Canberra residents have little reason to know Charles Daley’s name or be aware of the details of his life in Victoria as a teacher, botanist, writer and historian. But they might be more familiar with the name of his eldest son, Charles Studdy (C.S.) Daley, whose close connection with the story of Canberra for over fifty years is the subject of this book. Father and son had much in common. Both took seriously the notion of public service as a high and honourable calling. Daley senior retired after forty-six years of zealous and effective teaching in Victorian schools, and thereafter devoted his energies to numerous voluntary cultural and educational projects. His son was to be involved with a wide range of community groups in Canberra during his working life with the Commonwealth Government and in retirement. Both men shared a schoolmasterly desire to educate others, to help their fellow Australians appreciate their country’s history and its unique but fragile environment. During his lifetime, Daley senior published a number of well-regarded books, including two that became standard references in their field. His last book, The Story of Gippsland, was published by his sons after his death. C.S. Daley, for his part, always hoped that he would be given the chance to write the official history of Canberra, whose early years he had been so closely involved with. He was disappointed in this hope, but until the end of his life he saw himself as an authentic spokesman for early Canberra and a reliable witness to those first decades when the Commonwealth’s new city was being planned and built on the Limestone Plains.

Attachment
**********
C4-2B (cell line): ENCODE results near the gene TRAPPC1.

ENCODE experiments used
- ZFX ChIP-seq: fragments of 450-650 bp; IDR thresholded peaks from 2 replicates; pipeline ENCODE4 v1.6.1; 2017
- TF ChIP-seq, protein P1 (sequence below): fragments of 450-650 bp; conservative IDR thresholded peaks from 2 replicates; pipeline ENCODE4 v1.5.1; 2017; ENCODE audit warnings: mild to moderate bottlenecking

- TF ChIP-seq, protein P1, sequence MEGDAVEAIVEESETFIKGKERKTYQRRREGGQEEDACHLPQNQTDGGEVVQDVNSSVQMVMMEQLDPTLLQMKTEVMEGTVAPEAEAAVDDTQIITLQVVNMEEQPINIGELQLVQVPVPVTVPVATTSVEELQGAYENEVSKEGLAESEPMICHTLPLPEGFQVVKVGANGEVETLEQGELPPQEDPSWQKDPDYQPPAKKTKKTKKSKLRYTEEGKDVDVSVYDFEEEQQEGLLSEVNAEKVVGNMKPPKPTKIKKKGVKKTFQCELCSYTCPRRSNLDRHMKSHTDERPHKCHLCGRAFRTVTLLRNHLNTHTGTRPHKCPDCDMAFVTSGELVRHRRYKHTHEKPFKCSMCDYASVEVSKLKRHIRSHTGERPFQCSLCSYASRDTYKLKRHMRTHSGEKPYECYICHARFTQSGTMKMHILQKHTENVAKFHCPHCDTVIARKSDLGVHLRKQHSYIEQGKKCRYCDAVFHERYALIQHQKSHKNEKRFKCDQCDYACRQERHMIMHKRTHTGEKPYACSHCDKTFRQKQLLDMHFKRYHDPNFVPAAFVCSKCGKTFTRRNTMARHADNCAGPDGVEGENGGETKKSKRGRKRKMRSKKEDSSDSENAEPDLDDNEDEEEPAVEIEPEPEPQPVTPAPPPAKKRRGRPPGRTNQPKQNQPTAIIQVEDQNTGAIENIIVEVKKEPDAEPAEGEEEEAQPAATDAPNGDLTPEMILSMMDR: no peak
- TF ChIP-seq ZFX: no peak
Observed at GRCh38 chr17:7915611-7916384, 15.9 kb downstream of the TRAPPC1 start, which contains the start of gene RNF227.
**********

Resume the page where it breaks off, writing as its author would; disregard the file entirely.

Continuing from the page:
Jennifer Horsfield is a writer and historian with a special interest in the landscape and human stories of the Canberra region. This is her fifth book.